Created by Department of Children and Family Services (DCFS) as an alternative to group facilities. Program places DCFS foster children in specialized resource homes where trained resource parents are matched to the specific needs of each youth. The result is an individualized treatment program for the youth that is supported 24/7.
Wraparound Program – Mental Health Services
Wraparound is a child–focused, family-centered, strengths-based, needs-driven planning process. Wraparound also provides access to an array of comprehensive mental health services. Service delivery objectives are to assist youth in returning home and successfully remaining home; preventing future disruption or placements, symptom reduction as well as overall improvement of family functioning and preventing psychiatric hospitalization.
Wraparound supports family voice, choice and ownership of strategies to return or maintain youth in their community with normalized and inclusive community options, activities and opportunities (i.e., services provided in the most homelike setting). Wraparound includes a commitment to create and provide a highly individualized planning process and to persevere until the desirable outcomes for the children} and families are achieved.
The L.A. County’s Wraparound Program will follow the basic tenets of Phases and Activities of The Wraparound Process and the National Wraparound Initiative Advisory Group: 1) Family voice, 2) Team –based, 3) Collaborative and integrative, 4) Community-based, 5) Culturally Competent, 6) Individualized, 7) Strength based, 8) Natural Supports, 9) Persistent, and 10) Outcome-based.
Each child, adolescent, and family enrolled in Wraparound will participate as a driving force in the development of their treatment plan (i.e. family voice/choice), and as an ongoing partner in the implementation and review of their plan. The organizing group to facilitate the Wraparound process: Child and Family Team (GFT) shall be defined as the group that is dedicated to developing and completing the individualized Child and Family Plan of Care (POC).
In summary, Wraparound practice principles are organized around three main elements; family strengths/child needs-based approach; multi-agency collaboration in the community; and cultural competence.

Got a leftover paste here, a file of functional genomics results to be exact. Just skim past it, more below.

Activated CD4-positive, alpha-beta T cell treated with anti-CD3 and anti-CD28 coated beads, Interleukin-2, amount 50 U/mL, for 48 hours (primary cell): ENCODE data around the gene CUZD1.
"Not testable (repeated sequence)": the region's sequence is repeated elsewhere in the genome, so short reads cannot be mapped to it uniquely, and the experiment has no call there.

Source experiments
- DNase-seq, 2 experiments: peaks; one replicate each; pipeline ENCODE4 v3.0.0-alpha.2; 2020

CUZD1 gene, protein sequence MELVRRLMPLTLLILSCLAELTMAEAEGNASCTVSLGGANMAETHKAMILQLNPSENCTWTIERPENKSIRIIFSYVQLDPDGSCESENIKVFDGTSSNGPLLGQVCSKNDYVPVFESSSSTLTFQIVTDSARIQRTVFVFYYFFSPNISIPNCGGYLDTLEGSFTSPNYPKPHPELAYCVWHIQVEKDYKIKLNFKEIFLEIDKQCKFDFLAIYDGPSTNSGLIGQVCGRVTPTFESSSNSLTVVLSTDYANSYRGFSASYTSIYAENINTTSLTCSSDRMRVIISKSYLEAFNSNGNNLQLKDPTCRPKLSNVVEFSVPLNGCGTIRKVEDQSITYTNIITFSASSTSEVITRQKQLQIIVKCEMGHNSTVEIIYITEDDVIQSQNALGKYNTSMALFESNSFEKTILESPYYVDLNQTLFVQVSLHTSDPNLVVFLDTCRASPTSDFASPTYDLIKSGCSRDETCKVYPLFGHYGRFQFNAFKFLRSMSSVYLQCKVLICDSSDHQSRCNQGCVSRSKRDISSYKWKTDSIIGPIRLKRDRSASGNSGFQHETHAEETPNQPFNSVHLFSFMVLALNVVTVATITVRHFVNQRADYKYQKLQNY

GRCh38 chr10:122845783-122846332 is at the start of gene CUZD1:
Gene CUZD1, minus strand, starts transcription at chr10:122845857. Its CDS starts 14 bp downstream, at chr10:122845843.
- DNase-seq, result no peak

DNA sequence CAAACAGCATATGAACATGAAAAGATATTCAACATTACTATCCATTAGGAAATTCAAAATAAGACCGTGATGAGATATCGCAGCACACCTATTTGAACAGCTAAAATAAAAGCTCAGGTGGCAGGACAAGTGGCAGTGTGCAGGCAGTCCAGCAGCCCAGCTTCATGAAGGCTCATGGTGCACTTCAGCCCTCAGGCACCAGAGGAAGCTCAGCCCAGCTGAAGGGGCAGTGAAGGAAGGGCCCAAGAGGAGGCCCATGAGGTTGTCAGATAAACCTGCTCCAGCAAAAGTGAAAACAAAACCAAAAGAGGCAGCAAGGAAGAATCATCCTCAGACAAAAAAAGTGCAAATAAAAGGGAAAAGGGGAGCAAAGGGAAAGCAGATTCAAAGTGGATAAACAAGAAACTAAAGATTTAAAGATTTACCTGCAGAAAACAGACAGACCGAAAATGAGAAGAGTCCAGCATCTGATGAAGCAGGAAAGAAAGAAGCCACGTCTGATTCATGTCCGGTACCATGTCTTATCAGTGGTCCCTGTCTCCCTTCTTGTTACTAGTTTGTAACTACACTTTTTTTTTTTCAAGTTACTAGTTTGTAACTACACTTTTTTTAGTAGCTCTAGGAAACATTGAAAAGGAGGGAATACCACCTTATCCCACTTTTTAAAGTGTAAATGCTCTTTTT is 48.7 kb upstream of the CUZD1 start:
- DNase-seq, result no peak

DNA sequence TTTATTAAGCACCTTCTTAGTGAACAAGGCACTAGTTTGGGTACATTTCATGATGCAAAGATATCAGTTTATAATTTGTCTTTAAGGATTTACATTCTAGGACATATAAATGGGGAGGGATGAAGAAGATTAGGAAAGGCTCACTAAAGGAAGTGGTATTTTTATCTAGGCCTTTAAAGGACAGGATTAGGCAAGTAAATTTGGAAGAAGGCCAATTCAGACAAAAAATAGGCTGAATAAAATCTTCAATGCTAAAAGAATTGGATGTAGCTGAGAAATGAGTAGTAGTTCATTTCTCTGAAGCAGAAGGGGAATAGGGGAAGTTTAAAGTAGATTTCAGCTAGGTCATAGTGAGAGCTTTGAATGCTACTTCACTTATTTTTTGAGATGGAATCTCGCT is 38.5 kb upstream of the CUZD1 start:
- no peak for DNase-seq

Quality Service Review (QSR)
The Quality Service Review (QSR) is the County’s chosen evaluative tool designed to ensure that the Shared Practice Model is actually implemented in the work that we do. QSR scores are one component of the County’s exit criteria for the Katie A. class action lawsuit. It is used to evaluate the quality of practice through child and family status and system performance indicators. The results of the QSR show us how we are working now, not in the past.
QSR measures how children and families are currently doing related to their safety, stability, permanency and well-being. It also measures the core functions of our practice such as engagement, teamwork, assessment and understanding, planning and tracking and adjustment.
Department of Child and Family Services (DCFS) cases for review are chosen randomly from each Regional DCFC office in the County. Children and all the important people to the case, i.e. Children’s Social Worker (CSW), parents, caregiver, therapist, teachers, doctor, attorneys, clergy, etc. are interviewed by the QSR reviewers. Their findings are first discussed with the CSW and their supervisor, then with a larger group.
After 12 – 14 cases are reviewed and presented, on the final day a summary of these case themes and lessons-learned is gathered from case reviews and focus groups. Two reviewer stories are presented along with aggregate data to illustrate how the regional office performed. The management team then has the opportunity to discuss their immediate, relevant, do able next steps suggestions to improve practice and results at various levels of the organization.